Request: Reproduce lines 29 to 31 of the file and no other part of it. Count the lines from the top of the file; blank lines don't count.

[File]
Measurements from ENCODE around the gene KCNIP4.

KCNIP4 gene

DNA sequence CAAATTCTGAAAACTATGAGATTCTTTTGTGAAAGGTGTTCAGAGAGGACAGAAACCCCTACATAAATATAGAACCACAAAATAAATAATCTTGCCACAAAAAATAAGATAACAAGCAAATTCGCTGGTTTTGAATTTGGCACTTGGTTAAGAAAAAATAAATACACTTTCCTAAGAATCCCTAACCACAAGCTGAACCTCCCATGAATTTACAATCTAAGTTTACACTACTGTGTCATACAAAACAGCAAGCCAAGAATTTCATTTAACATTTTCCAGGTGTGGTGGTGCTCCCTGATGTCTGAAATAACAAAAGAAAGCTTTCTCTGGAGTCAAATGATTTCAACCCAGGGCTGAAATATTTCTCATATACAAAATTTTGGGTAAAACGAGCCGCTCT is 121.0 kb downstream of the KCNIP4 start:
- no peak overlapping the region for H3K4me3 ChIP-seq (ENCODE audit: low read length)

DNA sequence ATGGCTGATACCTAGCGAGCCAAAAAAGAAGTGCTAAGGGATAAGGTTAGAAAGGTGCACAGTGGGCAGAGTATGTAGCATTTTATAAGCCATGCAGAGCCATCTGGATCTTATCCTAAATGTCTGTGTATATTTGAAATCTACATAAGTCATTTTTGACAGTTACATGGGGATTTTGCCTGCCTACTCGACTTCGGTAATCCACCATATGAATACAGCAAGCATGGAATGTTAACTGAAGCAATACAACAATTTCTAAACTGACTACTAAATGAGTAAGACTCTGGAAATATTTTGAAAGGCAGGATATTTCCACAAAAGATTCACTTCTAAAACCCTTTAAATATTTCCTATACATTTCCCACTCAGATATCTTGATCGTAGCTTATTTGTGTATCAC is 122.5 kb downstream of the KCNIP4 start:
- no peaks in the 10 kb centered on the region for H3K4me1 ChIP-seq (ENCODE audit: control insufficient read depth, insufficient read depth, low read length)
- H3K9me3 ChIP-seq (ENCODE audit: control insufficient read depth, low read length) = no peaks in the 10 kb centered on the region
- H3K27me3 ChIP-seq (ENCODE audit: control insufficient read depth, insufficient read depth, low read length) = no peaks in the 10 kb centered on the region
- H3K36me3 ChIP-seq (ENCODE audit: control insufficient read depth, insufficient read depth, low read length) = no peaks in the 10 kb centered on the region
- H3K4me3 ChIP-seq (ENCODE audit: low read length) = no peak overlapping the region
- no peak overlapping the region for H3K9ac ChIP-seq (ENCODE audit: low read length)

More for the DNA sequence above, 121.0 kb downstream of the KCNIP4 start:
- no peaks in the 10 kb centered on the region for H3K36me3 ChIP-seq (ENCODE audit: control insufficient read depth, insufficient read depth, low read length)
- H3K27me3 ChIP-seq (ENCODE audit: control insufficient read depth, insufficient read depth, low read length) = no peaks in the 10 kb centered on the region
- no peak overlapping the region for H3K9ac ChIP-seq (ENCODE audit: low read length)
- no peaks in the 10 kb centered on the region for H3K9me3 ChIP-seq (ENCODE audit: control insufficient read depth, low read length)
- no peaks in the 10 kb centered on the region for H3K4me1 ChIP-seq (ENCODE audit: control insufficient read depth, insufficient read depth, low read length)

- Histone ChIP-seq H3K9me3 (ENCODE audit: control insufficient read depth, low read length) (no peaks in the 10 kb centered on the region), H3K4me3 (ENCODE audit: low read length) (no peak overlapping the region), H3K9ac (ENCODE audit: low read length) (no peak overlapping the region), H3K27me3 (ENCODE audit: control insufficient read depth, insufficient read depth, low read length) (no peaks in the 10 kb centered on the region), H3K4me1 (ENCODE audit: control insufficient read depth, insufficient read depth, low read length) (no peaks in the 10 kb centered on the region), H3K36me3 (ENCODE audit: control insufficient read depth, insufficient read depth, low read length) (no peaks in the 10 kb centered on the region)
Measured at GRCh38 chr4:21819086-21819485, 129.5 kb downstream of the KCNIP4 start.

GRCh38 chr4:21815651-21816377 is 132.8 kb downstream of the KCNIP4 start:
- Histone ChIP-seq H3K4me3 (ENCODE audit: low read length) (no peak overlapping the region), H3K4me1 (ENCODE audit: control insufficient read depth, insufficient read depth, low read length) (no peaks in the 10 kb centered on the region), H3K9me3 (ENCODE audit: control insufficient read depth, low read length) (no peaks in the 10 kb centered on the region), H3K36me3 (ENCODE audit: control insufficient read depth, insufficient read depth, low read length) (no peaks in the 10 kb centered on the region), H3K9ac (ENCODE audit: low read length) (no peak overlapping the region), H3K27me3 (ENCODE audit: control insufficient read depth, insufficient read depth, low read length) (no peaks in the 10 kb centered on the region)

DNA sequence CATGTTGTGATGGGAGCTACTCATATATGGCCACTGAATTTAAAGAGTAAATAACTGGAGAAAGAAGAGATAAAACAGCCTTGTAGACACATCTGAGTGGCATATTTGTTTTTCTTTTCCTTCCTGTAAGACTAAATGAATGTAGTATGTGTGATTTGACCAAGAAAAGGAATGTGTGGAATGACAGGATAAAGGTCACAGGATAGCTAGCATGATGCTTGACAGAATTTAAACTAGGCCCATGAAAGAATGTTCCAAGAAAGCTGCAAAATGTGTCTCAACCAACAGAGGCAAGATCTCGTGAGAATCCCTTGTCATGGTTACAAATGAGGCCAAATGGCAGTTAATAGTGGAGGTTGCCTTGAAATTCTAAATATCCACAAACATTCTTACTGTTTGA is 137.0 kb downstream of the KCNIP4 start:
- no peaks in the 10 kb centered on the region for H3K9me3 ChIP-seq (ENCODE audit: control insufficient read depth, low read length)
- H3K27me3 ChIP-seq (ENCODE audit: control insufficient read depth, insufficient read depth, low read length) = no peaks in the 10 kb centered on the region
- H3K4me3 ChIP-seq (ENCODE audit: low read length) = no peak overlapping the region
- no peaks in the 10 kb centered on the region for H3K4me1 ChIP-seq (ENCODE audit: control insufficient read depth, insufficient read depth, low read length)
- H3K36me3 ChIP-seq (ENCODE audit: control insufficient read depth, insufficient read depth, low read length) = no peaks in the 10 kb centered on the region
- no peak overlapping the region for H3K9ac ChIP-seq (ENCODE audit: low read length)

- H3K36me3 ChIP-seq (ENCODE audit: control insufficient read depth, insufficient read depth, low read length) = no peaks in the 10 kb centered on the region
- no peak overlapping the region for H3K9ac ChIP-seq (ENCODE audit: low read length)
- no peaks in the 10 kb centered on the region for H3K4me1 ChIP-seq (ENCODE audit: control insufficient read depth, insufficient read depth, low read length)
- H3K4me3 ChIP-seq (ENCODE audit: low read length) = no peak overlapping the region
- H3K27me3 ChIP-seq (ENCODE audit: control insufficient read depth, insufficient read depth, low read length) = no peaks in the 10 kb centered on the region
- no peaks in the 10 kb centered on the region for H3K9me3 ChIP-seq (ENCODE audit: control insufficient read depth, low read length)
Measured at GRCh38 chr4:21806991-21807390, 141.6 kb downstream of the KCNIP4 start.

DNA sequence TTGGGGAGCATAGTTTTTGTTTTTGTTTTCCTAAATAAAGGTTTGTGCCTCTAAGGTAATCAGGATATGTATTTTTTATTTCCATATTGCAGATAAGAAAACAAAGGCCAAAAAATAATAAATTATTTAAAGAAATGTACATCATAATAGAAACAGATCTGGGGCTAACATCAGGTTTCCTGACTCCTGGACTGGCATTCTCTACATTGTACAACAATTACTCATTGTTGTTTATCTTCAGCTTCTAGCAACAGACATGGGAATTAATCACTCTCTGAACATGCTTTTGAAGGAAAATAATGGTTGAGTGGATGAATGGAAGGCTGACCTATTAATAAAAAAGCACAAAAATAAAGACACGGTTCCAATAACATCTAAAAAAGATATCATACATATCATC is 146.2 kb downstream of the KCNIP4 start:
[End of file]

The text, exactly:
- H3K36me3 ChIP-seq (ENCODE audit: control insufficient read depth, insufficient read depth, low read length) = no peaks in the 10 kb centered on the region
- no peak overlapping the region for H3K9ac ChIP-seq (ENCODE audit: low read length)
- no peaks in the 10 kb centered on the region for H3K4me1 ChIP-seq (ENCODE audit: control insufficient read depth, insufficient read depth, low read length)